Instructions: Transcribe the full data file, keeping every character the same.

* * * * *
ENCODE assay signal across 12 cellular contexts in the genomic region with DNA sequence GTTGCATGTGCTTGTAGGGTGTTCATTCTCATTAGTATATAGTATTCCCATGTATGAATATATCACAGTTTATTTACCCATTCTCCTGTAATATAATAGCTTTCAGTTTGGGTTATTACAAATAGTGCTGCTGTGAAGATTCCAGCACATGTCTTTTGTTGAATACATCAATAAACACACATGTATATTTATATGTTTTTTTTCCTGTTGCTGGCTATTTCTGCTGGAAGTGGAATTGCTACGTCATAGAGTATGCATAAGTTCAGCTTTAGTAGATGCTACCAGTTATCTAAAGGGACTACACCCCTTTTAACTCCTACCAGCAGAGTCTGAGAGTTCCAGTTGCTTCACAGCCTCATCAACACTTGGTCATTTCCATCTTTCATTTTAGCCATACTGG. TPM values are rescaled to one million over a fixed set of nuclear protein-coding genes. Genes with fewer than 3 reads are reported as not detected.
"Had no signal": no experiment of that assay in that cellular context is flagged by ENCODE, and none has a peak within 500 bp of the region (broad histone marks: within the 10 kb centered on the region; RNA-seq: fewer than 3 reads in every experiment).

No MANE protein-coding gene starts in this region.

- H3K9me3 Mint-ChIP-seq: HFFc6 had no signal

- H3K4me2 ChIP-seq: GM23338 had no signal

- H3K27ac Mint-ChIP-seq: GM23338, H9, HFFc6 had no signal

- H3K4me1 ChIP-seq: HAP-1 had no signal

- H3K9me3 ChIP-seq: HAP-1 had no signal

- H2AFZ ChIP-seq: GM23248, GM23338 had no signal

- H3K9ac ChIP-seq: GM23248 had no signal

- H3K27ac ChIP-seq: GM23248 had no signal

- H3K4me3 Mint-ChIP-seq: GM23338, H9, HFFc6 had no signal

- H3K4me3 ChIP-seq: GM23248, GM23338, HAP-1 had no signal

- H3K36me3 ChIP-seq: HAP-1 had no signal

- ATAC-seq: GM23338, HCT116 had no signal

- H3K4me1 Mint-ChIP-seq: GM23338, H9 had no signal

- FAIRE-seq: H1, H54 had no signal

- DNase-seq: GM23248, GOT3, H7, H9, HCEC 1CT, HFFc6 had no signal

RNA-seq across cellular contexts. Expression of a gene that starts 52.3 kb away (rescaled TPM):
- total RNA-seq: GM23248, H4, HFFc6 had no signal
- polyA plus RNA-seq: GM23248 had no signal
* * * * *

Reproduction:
ENCODE assay signal across 12 cellular contexts in the genomic region with DNA sequence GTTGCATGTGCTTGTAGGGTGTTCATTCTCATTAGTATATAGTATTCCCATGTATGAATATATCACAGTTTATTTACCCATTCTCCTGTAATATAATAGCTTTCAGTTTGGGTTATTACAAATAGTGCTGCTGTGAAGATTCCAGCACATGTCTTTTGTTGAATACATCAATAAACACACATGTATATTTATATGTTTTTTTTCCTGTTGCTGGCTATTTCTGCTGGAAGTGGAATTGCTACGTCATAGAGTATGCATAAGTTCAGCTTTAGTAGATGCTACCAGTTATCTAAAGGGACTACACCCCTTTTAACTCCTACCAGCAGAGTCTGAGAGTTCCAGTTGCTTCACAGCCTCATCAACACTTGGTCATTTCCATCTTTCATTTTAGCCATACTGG. TPM values are rescaled to one million over a fixed set of nuclear protein-coding genes. Genes with fewer than 3 reads are reported as not detected.
"Had no signal": no experiment of that assay in that cellular context is flagged by ENCODE, and none has a peak within 500 bp of the region (broad histone marks: within the 10 kb centered on the region; RNA-seq: fewer than 3 reads in every experiment).

No MANE protein-coding gene starts in this region.

- H3K9me3 Mint-ChIP-seq: HFFc6 had no signal

- H3K4me2 ChIP-seq: GM23338 had no signal

- H3K27ac Mint-ChIP-seq: GM23338, H9, HFFc6 had no signal

- H3K4me1 ChIP-seq: HAP-1 had no signal

- H3K9me3 ChIP-seq: HAP-1 had no signal

- H2AFZ ChIP-seq: GM23248, GM23338 had no signal

- H3K9ac ChIP-seq: GM23248 had no signal

- H3K27ac ChIP-seq: GM23248 had no signal

- H3K4me3 Mint-ChIP-seq: GM23338, H9, HFFc6 had no signal

- H3K4me3 ChIP-seq: GM23248, GM23338, HAP-1 had no signal

- H3K36me3 ChIP-seq: HAP-1 had no signal

- ATAC-seq: GM23338, HCT116 had no signal

- H3K4me1 Mint-ChIP-seq: GM23338, H9 had no signal

- FAIRE-seq: H1, H54 had no signal

- DNase-seq: GM23248, GOT3, H7, H9, HCEC 1CT, HFFc6 had no signal

RNA-seq across cellular contexts. Expression of a gene that starts 52.3 kb away (rescaled TPM):
- total RNA-seq: GM23248, H4, HFFc6 had no signal
- polyA plus RNA-seq: GM23248 had no signal